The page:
They Wasted a Perfectly Good Plot: Played deliberately in the "You're Getting Old"/"Assburgers", after an enormous number of life changes occur as a result of him maturing (including his parents divorcing and Kyle and Cartman becoming friends and business partners), Stan is just coming to appreciate the new directions in his life and new possibilities there are. Cue a stack of Reset Buttons reverting everything back to normal, much to his despair.
Seasonal Rot: Starting with Season 12, episodes fell into controversial territory.
Season 23 is considered this by a lot of fans; mainly because of the Tegridy Farms subplot going on for 7 episodes (the first 6 consecutive episodes plus the season finale) and Randy being a Karma Houdini.
And yet again in "You're Getting Old", in which Stan and his friends watch the trailer for Jack And Jill. The actual trailer hadn't even came out yet at the time the episode aired, so all Matt and Trey had to go by were the title and the fact that Adam Sandler stars as both characters.
Some Anvils Need to Be Dropped: The only thing that stopped the episode "Britney's New Look" from being South Park's answer to "Homer vs. Dignity" was the anvil.
Jimmy and Timmy exist to show that disabled people are humans too, with all their ambitions and negative attributes displayed alongside their handicaps.
Strawman Political: Isn't averse to pulling out strawmen every once in a while. More cynical viewers might argue that their entire method of political commentary typically involves pitting various strawmen against each other before settling on a Golden Mean Fallacy.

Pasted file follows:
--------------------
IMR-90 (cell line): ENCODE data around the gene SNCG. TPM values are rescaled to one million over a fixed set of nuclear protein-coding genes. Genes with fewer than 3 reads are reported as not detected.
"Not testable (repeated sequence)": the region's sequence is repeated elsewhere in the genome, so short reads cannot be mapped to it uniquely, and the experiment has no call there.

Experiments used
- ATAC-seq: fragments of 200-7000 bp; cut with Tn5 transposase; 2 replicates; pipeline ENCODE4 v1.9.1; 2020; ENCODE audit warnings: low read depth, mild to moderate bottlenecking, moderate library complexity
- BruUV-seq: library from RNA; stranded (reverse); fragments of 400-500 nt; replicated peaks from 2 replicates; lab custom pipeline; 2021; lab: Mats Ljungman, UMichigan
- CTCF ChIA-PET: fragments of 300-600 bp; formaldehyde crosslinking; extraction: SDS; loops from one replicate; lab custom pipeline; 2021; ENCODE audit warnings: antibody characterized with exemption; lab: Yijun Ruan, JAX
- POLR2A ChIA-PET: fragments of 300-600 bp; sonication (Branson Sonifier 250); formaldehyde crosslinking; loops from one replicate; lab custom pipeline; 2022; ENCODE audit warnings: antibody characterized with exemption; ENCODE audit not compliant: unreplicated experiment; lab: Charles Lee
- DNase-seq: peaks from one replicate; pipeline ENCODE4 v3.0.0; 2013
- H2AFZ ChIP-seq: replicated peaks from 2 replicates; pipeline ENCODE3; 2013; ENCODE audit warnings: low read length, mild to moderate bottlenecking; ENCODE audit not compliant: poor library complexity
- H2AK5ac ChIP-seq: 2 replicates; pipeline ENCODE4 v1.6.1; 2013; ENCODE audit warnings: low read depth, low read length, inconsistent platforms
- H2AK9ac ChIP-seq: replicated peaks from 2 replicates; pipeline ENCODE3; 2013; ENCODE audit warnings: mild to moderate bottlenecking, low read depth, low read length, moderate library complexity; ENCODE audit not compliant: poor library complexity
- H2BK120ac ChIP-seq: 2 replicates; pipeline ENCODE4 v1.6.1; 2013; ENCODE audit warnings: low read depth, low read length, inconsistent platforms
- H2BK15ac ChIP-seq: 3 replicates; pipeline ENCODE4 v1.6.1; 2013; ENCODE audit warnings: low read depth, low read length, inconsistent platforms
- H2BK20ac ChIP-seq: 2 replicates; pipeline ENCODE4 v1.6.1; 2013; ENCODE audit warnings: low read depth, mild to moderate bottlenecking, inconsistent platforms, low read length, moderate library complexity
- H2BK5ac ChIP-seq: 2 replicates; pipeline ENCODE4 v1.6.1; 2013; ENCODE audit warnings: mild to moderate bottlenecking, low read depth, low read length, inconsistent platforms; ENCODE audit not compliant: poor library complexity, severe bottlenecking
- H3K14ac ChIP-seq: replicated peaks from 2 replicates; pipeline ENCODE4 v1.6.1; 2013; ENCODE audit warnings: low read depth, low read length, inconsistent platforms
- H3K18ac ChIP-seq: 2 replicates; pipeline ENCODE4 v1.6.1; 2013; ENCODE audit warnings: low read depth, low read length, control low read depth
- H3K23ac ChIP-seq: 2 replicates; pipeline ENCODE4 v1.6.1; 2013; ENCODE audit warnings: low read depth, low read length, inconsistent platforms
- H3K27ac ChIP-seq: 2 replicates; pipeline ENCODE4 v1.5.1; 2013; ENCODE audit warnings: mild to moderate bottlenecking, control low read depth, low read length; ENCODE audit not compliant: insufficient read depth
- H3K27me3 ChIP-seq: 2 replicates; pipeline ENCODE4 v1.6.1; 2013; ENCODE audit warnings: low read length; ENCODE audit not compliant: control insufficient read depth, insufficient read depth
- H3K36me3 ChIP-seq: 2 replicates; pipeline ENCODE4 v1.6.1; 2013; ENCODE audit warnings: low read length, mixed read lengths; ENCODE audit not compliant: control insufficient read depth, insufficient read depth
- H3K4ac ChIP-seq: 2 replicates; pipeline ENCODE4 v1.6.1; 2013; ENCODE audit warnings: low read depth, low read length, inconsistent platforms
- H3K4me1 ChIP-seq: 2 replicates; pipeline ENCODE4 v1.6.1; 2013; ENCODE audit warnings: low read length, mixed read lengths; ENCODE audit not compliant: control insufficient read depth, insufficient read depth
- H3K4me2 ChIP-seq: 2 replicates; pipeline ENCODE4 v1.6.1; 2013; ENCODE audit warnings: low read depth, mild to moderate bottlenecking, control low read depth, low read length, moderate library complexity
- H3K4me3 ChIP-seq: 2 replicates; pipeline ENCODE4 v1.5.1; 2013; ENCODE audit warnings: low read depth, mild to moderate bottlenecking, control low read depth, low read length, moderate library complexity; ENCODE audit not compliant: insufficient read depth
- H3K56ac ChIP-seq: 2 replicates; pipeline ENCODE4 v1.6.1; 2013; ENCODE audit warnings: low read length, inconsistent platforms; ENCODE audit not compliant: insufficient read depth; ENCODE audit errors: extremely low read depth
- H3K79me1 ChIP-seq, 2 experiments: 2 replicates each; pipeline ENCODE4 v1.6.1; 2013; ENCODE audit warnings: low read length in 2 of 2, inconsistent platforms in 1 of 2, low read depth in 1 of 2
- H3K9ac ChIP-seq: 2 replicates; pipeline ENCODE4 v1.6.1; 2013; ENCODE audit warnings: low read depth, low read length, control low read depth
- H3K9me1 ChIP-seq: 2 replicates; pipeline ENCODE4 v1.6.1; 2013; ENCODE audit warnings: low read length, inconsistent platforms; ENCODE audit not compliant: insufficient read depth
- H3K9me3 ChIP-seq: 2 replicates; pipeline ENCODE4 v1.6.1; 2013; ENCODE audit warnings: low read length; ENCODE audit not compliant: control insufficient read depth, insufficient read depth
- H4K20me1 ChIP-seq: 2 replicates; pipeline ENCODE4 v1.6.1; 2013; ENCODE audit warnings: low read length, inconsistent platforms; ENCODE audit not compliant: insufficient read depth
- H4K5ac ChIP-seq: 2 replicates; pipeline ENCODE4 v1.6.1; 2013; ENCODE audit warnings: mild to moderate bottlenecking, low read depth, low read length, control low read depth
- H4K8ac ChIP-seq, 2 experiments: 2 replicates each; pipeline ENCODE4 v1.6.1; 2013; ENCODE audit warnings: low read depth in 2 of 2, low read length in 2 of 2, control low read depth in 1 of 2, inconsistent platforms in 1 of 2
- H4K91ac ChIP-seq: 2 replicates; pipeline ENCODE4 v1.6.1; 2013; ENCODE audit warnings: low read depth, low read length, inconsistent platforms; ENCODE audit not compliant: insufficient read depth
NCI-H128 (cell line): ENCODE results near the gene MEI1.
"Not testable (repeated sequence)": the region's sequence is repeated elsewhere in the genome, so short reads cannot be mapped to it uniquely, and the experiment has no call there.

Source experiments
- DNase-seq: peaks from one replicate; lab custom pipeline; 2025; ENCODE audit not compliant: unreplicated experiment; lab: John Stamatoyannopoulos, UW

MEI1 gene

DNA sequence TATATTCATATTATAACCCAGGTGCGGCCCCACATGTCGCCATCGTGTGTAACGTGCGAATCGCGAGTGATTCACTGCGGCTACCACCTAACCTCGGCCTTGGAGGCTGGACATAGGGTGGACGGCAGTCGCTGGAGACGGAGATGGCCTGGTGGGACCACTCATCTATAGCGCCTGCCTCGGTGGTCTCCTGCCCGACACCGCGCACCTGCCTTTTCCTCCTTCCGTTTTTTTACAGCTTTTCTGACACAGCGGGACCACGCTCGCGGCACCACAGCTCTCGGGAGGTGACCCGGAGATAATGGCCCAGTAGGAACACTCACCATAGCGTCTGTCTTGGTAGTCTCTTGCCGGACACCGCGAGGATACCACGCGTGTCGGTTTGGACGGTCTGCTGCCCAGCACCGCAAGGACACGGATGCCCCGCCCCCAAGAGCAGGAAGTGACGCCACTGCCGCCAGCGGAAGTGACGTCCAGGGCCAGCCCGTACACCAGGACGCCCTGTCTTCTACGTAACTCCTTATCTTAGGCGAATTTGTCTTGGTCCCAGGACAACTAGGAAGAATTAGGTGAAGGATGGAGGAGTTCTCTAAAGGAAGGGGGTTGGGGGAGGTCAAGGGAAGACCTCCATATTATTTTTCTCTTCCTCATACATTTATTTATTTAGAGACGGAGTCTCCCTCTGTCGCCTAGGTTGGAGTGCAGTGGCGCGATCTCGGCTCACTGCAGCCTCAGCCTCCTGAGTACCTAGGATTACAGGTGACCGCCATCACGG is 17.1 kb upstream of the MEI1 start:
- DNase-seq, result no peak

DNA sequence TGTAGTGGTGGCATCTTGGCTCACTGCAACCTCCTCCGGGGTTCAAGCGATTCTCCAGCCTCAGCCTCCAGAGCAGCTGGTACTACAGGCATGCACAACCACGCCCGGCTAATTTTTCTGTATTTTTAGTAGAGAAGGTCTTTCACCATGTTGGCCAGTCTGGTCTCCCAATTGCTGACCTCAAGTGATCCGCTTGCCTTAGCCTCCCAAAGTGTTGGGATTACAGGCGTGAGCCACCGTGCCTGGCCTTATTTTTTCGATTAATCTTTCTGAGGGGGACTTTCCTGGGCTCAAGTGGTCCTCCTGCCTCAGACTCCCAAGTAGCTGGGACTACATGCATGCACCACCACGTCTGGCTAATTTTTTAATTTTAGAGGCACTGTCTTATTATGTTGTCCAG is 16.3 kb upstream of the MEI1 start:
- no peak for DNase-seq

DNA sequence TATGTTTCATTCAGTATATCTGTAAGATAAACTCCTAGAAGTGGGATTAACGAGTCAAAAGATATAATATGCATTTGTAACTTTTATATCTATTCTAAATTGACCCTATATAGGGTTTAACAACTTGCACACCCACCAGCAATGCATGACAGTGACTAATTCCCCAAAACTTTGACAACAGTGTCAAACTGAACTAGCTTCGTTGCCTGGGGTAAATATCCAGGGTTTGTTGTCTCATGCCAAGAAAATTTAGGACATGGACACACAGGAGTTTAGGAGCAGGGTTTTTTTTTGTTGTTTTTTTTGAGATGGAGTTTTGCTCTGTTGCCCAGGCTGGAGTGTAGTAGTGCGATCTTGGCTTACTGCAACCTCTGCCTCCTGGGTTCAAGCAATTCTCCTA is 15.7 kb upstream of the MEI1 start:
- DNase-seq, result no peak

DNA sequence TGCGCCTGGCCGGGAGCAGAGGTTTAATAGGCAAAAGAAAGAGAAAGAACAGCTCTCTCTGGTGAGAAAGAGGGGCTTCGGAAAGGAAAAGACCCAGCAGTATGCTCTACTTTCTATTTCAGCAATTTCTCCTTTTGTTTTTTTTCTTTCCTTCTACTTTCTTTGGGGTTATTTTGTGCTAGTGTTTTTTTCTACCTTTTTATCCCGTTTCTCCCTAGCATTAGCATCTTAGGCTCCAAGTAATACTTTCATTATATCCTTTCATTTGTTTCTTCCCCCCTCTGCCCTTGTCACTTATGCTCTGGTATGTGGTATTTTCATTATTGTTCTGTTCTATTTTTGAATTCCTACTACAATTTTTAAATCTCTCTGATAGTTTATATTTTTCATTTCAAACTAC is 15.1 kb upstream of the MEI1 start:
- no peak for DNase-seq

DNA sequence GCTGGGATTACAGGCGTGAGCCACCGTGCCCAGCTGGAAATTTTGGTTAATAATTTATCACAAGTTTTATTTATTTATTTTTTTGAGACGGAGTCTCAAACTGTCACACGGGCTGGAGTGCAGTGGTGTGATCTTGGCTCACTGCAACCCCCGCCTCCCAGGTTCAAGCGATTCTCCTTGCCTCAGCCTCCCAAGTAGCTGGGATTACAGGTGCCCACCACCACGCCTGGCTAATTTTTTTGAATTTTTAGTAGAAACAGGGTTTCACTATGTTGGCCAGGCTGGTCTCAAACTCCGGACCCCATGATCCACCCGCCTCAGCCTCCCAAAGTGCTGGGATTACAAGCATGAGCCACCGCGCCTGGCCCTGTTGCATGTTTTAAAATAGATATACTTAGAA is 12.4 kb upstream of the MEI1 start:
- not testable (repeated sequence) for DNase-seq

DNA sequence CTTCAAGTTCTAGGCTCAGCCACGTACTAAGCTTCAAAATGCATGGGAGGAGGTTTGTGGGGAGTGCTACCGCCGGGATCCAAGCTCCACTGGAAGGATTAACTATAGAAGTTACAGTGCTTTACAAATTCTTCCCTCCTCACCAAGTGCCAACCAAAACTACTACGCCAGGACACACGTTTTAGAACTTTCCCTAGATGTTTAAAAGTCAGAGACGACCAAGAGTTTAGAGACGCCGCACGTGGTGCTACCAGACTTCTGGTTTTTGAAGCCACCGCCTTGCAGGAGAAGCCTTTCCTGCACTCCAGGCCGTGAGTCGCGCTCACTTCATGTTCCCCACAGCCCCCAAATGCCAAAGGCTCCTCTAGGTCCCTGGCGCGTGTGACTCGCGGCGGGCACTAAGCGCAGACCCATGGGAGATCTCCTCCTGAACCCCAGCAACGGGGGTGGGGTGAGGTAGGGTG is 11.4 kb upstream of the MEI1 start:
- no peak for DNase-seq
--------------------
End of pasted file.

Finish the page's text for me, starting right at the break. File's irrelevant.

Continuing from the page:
Tear Jerker: "Kenny Dies", full stop. According to Word of God, Parker and Stone wanted to see how far they could go in one episode without telling a single joke. Kenny's death is made all the more traumatizing by the way Stan and Kyle respond to it: as opposed playing the Only Sane Man or The Snark Knight, as they do in almost every other episode, they act like two actual children who've never dealt with death before and don't know how to respond to it.
Which elicited some laughs, simply because of the juxtaposition of "...they're mourning for the character who always dies?" But then you get to "Heat of the Moment", sung by Cartman of all people.
Unacceptable Targets: Muhammad. Parker and Stone went for lampooning the fact that he's not an acceptable target, instead - particularly because 5 years before the Muhammad taboo entered the limelight, he had been depicted with no repercussion. "201", the second episode of their 200th anniversary two-parter, had all mentions of Muhammad's name censored by the network, along with the "I learned something today" speeches at the end (which didn't even mention Muhammad). Comedy Central went so far as pulling it from ever airing again - they won't even let it be streamed on the show's official website.
It's the Same, Now It Sucks: "201" is on the Season 14 DVD/Blu-Ray release, but since Comedy Central refused to clear the original uncut version of the episode for home video release, it remains censored - despite every other episode on the set going uncensored ("200" even has every use of Muhammad's name unbleeped). At the time it happened, Margaret Wente of The Globe and Mail went as far as to say that the censorship of "201" could be "the lowest point in the history of American TV". To account for this discrepancy, there is a disclaimer on the set that the episode is the version that aired on TV, and it includes the following statement from Matt & Trey:
"In the 14 years we’ve been doing South Park, we have never done a show that we couldn't stand behind. We delivered our version of the show to Comedy Central and they made a determination to alter the episode. It wasn't some meta-joke on our part. Comedy Central added the bleeps. In fact, Kyle's customary final speech was about intimidation and fear. It didn't mention Muhammad at all, but it got bleeped too."